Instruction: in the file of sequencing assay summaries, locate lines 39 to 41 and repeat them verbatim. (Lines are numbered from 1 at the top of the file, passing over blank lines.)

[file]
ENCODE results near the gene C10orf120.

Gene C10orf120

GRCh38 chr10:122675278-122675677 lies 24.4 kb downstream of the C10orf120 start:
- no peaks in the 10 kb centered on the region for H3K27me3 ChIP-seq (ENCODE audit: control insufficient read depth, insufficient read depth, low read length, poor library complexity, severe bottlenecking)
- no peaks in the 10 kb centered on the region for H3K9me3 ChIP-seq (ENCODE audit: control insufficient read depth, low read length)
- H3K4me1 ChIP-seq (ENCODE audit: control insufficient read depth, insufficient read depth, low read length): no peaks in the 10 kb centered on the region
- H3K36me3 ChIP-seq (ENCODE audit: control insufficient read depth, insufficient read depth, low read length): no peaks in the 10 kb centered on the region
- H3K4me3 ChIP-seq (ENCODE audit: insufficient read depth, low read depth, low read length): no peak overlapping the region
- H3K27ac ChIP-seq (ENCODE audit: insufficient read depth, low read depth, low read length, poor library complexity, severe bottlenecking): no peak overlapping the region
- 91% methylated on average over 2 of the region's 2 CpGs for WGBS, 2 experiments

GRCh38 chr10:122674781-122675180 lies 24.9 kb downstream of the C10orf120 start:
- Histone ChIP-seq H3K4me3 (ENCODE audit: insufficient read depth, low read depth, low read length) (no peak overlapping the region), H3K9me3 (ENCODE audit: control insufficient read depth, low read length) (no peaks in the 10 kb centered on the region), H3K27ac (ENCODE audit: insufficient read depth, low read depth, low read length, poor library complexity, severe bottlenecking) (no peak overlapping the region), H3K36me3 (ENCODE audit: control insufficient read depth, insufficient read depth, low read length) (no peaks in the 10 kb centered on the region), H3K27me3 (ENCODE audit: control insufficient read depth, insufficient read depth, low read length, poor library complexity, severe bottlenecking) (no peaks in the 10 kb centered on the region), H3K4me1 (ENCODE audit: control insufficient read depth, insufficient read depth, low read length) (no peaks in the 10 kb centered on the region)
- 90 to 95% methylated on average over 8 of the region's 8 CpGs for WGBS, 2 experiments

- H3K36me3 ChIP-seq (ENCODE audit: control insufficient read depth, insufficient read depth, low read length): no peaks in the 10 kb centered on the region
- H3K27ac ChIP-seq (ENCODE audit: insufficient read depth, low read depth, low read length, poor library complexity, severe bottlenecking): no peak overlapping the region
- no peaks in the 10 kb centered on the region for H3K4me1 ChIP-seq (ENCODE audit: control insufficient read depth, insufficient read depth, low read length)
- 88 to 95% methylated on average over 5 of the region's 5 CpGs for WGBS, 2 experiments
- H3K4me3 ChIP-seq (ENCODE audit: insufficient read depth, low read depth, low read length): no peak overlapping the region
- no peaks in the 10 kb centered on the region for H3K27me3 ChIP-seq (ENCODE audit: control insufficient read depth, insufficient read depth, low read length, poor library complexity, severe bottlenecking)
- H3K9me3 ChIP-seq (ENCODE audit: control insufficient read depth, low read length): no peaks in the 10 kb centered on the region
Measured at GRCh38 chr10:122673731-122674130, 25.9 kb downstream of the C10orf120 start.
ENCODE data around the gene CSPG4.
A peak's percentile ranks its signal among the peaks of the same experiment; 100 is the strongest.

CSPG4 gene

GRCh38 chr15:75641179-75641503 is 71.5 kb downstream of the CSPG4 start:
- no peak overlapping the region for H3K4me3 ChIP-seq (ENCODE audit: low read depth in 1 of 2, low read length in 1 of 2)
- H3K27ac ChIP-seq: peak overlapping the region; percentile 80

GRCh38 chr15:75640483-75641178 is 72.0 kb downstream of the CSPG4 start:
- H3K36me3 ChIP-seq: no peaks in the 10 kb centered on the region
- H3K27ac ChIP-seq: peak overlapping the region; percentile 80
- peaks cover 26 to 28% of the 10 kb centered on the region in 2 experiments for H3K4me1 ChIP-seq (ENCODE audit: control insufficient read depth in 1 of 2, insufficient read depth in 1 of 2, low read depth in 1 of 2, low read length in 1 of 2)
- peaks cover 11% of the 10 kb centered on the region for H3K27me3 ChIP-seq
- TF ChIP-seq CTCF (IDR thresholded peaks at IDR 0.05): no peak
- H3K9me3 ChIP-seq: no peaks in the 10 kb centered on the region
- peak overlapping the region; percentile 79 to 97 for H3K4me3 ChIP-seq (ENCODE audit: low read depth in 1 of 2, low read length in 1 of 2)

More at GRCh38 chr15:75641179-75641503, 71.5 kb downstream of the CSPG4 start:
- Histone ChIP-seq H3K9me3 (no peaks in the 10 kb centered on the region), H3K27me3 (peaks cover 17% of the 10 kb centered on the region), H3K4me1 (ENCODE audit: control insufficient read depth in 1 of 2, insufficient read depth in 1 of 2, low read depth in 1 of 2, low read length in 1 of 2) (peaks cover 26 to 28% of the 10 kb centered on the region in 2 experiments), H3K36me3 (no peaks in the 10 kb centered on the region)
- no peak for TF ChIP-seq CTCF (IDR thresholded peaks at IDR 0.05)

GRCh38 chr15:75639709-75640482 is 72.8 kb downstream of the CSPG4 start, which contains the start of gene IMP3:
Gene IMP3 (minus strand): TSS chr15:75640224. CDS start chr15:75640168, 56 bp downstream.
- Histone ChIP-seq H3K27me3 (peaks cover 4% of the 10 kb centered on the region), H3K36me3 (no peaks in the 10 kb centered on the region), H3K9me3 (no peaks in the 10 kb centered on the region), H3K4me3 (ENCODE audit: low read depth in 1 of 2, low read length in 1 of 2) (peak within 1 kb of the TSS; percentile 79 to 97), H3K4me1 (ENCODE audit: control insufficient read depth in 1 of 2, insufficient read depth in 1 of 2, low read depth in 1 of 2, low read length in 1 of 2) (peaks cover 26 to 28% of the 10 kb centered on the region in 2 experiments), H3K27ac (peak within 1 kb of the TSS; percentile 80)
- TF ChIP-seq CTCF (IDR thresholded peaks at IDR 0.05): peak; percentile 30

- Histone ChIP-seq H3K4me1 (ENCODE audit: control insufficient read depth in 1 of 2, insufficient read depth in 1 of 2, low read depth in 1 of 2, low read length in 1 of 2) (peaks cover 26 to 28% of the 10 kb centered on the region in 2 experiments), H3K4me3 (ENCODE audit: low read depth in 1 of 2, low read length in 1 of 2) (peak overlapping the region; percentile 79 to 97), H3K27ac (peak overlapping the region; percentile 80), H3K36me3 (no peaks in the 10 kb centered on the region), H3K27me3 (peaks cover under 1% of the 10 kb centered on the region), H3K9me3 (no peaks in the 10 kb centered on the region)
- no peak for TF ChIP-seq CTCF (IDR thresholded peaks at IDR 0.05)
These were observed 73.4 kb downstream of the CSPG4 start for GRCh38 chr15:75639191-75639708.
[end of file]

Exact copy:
GRCh38 chr15:75639709-75640482 is 72.8 kb downstream of the CSPG4 start, which contains the start of gene IMP3:
Gene IMP3 (minus strand): TSS chr15:75640224. CDS start chr15:75640168, 56 bp downstream.
- Histone ChIP-seq H3K27me3 (peaks cover 4% of the 10 kb centered on the region), H3K36me3 (no peaks in the 10 kb centered on the region), H3K9me3 (no peaks in the 10 kb centered on the region), H3K4me3 (ENCODE audit: low read depth in 1 of 2, low read length in 1 of 2) (peak within 1 kb of the TSS; percentile 79 to 97), H3K4me1 (ENCODE audit: control insufficient read depth in 1 of 2, insufficient read depth in 1 of 2, low read depth in 1 of 2, low read length in 1 of 2) (peaks cover 26 to 28% of the 10 kb centered on the region in 2 experiments), H3K27ac (peak within 1 kb of the TSS; percentile 80)